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The Benefits Of Eating A High-Protein Breakfast Every Day

The Benefits Of Eating A High-Protein Breakfast Every Day

Nutritionists have long-advocated for starting the day with a complete breakfast and now a new study from the University of Missouri has found that a breakfast particularly high in protein can...

Latest General Stories

Trivial Scientific Information Can Increase Our Sense Of

Do you believe in science? Your faith in science may actually make you more likely to trust information that appears scientific but really doesn’t tell you much.

Teens Wish They Could Use Virtual Smartphone Assistants To

More than half of all 13- to 17-year-old US teenagers conduct voice searchers on their smartphone at least twice per day, while just 41 percent of American adults were fans of the feature, a new Google study has revealed.

Chicago Holds Top Spot on Rattiest Cities List

Fall is a prime time for commensal rodents to actively seek food, water and shelter when temperatures drop and before the winter weather arrives. And today, pest control leader Orkin released its list of the top 20 rattiest cities in the United States.

Acknowledging Appearance Reduces Bias When Beauties Apply

Past research shows physical beauty can be detrimental to women applying for masculine jobs. But belles can put the brakes on discrimination by acknowledging their looks during an interview, according to a new study led by the University of Colorado Boulder.

Trying To Share Our Epic Moments May Leave Us Feeling Left

We might love to reminisce and tell others about our extraordinary experiences, but new research suggests that sharing these extraordinary experiences may come at a social cost.

Eating Regular Meals With Family Can Help Lessen Risk Of

In our fast paced world, sitting down for a family meal is difficult. Doing it on a regular basis is even more difficult. But the benefits have been shown to outweigh the challenges, with the positive impacts ranging from a decrease in cyberbullying to better health for the entire family.

Why We Cant Tell A Hollywood Heartthrob From His Stunt

Johnny Depp has an unforgettable face. Tony Angelotti, his stunt double in “Pirates of the Caribbean,” does not. So why is it that when they’re swashbuckling on screen, audiences worldwide see them both as the same person? UC Berkeley scientists have cracked that mystery.

Fat Jokes On Social Media Are More Damaging Than Helpful

New research from the National Institutes of Health analyzes how people chat about weight on different social media platforms

Travel In 2024 Space Vacations Wearable Tour Guides And

A new report from travel comparison site Skyscanner provides an in-depth look at “the future of travel 2024,” and finds that along with smooth and highly personalized booking and transport experiences, we may travel in ways we only dreamed of.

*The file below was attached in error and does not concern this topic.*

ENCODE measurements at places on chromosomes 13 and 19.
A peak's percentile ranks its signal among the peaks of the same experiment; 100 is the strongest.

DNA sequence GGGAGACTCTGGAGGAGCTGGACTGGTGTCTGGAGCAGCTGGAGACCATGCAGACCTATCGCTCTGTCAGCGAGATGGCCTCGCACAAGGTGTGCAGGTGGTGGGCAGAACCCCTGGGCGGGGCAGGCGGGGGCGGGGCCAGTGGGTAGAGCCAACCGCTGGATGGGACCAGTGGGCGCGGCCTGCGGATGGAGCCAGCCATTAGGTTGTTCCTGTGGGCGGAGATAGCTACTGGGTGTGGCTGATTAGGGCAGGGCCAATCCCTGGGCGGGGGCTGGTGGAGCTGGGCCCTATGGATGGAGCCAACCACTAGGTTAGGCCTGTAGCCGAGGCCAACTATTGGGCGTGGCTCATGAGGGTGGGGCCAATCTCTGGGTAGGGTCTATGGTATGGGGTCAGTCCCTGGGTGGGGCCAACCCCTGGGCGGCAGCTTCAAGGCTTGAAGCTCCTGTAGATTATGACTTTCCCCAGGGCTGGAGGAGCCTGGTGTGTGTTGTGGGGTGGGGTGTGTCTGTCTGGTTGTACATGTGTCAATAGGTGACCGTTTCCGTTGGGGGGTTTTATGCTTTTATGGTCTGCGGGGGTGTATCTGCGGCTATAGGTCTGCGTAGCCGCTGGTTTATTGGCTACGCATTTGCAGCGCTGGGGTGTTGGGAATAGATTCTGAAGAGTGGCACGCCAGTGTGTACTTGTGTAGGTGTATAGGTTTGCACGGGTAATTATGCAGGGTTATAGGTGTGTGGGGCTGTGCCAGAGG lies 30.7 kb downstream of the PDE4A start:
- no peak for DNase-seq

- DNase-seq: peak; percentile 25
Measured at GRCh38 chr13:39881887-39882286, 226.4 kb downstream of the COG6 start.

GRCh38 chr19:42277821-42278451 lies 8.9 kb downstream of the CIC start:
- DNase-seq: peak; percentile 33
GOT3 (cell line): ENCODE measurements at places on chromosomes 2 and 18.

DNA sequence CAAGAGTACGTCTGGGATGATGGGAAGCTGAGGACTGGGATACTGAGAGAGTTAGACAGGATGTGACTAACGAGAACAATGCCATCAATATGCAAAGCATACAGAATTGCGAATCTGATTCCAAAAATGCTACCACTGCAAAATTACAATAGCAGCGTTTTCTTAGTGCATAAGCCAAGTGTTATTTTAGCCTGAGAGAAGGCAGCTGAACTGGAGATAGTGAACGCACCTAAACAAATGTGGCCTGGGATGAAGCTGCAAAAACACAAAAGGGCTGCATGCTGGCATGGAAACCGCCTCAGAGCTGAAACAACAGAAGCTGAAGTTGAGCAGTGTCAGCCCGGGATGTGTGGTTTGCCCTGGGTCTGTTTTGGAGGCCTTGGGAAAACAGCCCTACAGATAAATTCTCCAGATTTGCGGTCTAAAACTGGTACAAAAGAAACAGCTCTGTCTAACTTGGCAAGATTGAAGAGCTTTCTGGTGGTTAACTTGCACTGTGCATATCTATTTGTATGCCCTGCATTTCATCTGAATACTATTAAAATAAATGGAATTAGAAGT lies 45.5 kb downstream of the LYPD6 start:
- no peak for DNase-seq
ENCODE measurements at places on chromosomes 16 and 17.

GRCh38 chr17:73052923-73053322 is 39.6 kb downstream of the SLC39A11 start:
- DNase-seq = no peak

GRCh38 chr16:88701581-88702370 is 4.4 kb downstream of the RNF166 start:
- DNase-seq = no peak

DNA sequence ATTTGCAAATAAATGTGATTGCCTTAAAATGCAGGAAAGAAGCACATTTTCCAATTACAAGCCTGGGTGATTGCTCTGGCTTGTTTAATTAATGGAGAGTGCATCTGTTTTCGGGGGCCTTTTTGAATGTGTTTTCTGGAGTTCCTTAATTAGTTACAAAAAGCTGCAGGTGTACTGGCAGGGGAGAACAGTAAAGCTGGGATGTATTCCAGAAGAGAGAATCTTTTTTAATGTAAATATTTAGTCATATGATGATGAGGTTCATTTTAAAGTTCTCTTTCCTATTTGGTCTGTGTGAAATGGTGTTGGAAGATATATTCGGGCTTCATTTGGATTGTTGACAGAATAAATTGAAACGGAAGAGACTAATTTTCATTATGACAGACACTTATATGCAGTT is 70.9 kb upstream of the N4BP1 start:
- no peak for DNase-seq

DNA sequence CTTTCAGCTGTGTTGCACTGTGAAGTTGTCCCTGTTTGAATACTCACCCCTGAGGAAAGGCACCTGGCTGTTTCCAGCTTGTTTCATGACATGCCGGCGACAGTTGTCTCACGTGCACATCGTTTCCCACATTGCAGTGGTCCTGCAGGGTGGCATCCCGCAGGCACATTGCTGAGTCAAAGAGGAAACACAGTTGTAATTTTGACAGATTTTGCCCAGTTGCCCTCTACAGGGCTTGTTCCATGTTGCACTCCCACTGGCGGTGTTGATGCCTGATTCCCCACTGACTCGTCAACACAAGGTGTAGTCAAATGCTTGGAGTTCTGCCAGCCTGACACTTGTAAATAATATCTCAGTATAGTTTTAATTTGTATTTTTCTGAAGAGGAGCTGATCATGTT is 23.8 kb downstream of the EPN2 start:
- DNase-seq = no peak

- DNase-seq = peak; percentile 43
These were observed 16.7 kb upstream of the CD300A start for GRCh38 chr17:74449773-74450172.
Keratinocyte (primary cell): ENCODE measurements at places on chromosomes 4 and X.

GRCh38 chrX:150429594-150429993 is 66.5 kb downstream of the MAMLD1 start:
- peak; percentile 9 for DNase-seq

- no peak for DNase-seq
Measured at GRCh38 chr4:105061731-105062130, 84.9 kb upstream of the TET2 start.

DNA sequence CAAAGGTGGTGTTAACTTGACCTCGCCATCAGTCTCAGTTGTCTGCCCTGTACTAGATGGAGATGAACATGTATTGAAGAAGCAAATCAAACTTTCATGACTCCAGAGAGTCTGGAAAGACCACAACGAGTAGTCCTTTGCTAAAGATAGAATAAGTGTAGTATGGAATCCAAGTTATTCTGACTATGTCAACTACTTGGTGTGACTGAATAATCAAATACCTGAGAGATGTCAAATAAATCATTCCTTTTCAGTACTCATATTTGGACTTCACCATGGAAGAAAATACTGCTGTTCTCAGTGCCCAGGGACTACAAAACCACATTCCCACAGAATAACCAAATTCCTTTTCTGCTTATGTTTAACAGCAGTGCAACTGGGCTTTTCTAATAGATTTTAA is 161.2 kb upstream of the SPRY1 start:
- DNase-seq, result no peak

Higher Gun Ownership Rates Linked To Increase In

A new study led by a Boston University School of Public Health researcher has found that states with higher estimated rates of gun ownership experience a higher incidence of non-stranger firearms homicides – disputing the claim that gun ownership deters violent crime, its authors say.

Morphed Images Of Hollywood Celebrities Reveal How Neurons

Study reveals individual neurons in the human brain are triggered by the subject's conscious perception, rather than by the visual stimulus.

Brain Scans Reveal Gray Matter Differences In Media

Simultaneously using mobile phones, laptops and other media devices could be changing the structure of our brains, according to new University of Sussex research.

Brain Waves May Be Used To Detect What People Have Seen

Brain activity can be used to tell whether someone recognizes details they encountered in normal, daily life, which may have implications for criminal investigations and use in courtrooms, new research shows.


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Word of the Day
bellycheer
  • Good cheer; viands.
  • To revel; to feast.
The word 'bellycheer' may come from 'belle cheer', "good cheer".
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Quote of the Day
An extra-terrestrial philosopher, who had watched a single youth up to the age of twenty-one and had never come across any other human being, might conclude that it is the nature of human beings to grow continually taller and wiser in an indefinite progress towards perfection; and this generalisation would be just as well founded as the generalisation which evolutionists base upon the previous history of this planet.

- Bertrand Russell (1872 - 1970), British philosopher, mathematician.
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